While it is commonly attributed to Queen Marie Antoinette, there is no record of this phrase ever having been said by her. It appears in Jean-Jacques Rousseau‘s Confessions, his autobiography (whose first six books were written in 1765, when Marie Antoinette was nine years of age, and published in 1782). Cultures have adopted the spirit of this phrase to fit into their own languages.
In Russian the (translated) phrase is “You can’t sit on two chairs.”
In German, the saying goes “You can’t dance at two weddings.”
In Yiddish, the adage goes much like the German, except “one tuchis” is added on to the end. Tuchis is Yiddish for backside, or less delicately, the butt; so, “You can’t sit on two chairs with the same butt.”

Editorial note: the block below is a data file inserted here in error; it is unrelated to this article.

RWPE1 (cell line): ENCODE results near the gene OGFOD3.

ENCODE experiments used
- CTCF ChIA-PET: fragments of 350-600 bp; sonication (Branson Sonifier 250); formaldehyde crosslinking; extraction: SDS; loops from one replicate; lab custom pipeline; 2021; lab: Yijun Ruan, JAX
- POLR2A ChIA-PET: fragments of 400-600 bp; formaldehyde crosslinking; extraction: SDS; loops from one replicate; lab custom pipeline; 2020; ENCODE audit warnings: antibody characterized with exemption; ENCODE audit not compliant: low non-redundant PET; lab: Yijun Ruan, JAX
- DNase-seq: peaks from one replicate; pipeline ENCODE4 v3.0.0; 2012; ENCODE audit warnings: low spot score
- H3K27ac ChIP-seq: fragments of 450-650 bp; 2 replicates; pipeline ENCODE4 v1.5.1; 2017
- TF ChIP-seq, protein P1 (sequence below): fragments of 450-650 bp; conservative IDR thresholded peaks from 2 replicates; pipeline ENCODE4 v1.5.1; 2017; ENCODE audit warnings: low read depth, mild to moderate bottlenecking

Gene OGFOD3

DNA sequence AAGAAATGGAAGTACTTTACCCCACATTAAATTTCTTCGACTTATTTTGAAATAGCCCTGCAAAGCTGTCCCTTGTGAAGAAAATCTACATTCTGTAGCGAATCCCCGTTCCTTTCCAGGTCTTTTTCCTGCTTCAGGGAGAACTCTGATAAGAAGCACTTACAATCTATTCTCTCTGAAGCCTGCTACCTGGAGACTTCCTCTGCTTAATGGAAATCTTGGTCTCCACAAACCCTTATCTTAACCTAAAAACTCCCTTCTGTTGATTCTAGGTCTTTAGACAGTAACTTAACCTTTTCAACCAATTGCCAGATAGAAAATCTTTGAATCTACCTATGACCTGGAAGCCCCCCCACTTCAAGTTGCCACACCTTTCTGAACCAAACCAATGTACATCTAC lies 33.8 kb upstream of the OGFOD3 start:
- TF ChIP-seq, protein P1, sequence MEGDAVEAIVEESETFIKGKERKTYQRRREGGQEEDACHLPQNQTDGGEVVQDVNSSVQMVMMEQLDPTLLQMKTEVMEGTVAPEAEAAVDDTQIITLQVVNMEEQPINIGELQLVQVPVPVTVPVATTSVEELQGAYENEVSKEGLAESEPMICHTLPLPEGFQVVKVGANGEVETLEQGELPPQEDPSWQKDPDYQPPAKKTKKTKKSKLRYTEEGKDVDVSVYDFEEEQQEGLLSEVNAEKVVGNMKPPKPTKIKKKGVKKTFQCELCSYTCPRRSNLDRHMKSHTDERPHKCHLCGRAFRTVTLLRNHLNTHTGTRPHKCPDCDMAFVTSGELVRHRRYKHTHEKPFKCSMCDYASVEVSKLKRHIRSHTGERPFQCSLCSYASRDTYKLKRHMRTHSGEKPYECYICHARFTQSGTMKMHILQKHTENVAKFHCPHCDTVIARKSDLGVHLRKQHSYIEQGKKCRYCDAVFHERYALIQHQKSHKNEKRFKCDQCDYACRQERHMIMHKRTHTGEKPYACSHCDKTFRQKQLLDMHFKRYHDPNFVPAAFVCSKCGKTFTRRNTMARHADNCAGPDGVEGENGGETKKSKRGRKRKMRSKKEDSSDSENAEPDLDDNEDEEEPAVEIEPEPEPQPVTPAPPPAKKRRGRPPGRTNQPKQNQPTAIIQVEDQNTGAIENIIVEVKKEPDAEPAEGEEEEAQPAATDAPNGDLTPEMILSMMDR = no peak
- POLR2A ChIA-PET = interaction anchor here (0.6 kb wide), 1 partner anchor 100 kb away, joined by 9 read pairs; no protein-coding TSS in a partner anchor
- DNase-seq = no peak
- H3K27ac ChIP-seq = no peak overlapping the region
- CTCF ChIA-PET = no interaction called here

Later published in A Dialogue Conteynyng Prouerbes and Epigrammes by John Heywood in 1562. Heywood switches the clauses so it reads, “Wolde ye bothe eate your cake, and haue your cake?” (Several other well-known phrases or “figures of speech” have been attributed to Heywood, including “two heads are better than one” and “Rome was not built in a day.”)
To use or spend something and still keep it, to have something both ways
The man refuses to give up anything and he always wants to eat his cake and have it too.